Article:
Why do psychiatrists need to know more about childhood mental disorders, particularly ADHD and ASD? These children will grow up with enduring impairments in several social domains and they are more likely to develop other mental disorders, which, along with their persistent core symptoms of ADHD or ASD, may require further psychiatric care. Therefore, psychiatrists may see adult patients with ADHD or ASD, who may or may not have had childhood diagnoses of these two disorders. I strongly suggest that it is our responsibility to treat individuals with childhood-onset mental disorders from childhood to adulthood, because none of the doctors in other disciplines can do a better job than we can. In order to meet this commitment, psychiatrists need to know more about ADHD and ASD, and the rationales are described below:

First, the diagnosis of ADHD or ASD requires a childhood diagnosis of these two disorders, or information about the persistent core symptoms of these two disorders in childhood. Familiarity with the core symptoms of these two disorders and knowledge about their expression, assessment, and treatment modalities in childhood will greatly improve the accurate diagnoses of ADHD and ASD in adulthood, though the clinical manifestation may vary over time.

Second, treatment strategies for adults with ADHD and adults with ASD may differ from those for patients with psychosis or neurosis. For example, methylphenidate or atomoxetine should be prescribed for adults with ADHD, even though there is comorbidity with depression or other psychiatric conditions, because the psychiatric comorbidity may be secondary to the core symptoms of ADHD. In addition, cognitive behavioral therapy is effective in helping adults with ADHD to organize their schedules and carry out their responsibilities. With regard to treatment for ASD, no medication has been reported to be effective in treating the core symptoms of ASD, but some medication can be used to treat associated symptoms like hyperactivity, tics, compulsive behaviors, or aggression, yet with limited effect. However, behavioral therapy is the most effective treatment approach for managing the behavioral problems of individuals with ADHD.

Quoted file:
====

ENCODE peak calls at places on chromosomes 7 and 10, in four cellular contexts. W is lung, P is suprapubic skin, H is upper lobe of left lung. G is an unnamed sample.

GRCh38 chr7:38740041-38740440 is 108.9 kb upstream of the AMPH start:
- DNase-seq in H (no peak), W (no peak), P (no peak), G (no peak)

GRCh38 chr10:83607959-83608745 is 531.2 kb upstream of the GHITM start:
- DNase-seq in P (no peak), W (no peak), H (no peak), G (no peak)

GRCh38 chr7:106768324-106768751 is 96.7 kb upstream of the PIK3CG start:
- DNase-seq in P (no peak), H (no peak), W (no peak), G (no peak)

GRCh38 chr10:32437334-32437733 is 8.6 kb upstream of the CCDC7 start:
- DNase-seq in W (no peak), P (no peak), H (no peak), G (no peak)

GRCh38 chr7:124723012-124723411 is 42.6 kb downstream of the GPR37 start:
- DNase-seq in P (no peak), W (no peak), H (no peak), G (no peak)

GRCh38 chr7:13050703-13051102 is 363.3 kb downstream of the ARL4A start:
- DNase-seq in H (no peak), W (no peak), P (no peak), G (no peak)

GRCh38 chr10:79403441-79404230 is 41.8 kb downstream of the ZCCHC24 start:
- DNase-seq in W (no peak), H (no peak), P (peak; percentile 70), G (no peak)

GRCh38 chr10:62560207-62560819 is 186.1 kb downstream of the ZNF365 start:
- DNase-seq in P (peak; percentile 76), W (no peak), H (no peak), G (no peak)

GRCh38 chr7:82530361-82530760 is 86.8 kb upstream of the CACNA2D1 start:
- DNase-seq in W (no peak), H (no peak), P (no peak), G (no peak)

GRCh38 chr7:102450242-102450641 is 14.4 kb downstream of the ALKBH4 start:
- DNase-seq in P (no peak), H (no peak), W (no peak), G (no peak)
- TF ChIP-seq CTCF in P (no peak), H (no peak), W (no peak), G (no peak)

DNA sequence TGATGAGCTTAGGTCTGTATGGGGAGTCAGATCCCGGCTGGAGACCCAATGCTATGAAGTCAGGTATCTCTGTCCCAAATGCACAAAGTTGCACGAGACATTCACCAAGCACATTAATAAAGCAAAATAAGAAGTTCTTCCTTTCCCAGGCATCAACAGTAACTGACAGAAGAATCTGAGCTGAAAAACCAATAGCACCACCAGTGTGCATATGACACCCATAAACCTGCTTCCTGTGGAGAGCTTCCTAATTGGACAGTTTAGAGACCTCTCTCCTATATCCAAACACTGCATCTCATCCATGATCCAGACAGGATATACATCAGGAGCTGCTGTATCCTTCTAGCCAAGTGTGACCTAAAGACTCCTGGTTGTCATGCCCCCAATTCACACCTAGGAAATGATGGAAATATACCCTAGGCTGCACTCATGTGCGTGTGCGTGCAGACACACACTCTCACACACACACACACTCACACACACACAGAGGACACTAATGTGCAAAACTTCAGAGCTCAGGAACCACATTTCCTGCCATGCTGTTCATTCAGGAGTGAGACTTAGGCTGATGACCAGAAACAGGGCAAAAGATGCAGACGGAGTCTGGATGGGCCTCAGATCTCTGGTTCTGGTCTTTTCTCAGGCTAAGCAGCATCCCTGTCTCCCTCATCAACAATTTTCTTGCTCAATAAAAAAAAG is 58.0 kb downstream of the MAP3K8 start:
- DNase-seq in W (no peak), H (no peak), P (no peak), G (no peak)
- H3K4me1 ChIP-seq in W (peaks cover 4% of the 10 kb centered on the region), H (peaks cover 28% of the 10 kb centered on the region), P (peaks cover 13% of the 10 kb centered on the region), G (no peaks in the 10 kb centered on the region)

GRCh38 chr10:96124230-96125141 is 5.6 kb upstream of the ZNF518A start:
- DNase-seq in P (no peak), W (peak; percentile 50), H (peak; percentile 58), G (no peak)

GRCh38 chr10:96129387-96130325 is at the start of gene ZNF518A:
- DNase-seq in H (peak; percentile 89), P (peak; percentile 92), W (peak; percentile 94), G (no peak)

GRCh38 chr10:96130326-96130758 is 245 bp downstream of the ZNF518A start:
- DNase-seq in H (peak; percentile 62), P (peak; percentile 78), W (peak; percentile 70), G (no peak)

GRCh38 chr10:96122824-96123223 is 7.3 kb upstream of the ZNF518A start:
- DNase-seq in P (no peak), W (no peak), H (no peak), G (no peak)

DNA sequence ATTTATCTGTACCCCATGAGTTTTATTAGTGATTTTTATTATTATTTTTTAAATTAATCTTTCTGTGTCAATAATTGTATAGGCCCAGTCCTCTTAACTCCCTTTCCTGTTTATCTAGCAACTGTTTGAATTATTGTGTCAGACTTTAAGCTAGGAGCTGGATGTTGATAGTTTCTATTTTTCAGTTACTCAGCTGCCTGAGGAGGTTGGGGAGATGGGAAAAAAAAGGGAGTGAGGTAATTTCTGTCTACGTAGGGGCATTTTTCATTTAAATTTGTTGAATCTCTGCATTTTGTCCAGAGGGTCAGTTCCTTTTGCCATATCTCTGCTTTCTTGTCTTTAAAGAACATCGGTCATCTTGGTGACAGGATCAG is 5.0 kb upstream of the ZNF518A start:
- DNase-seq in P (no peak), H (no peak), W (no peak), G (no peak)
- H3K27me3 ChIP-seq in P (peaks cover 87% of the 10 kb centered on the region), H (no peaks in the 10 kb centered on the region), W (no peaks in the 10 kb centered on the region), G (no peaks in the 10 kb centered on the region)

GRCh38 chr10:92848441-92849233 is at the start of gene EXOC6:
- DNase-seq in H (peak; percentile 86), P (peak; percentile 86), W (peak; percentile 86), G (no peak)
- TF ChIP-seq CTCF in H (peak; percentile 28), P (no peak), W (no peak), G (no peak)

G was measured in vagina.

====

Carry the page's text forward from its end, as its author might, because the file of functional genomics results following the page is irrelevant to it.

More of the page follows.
Third, a proportion of grown-ups with ASD may need inpatient care at some point in life. Without knowing the behavioral characteristics of these patients, psychiatrists may feel frustrated with ineffective pharmacotherapy, which should be integrated with behavioral modification. Grownups with severe impairments may be institutionalized in a home for the disabled; however, individuals with ASD are clinically and functionally different from individuals with mental retardation, and homes for the disabled are usually not designed for individuals with ASD. Although a small proportion of adults with ASD may be hospitalized at mental hospitals, they may be treated in the same way as patients with schizophrenia, although they are different from patients with schizophrenia and their treatment strategies should be different.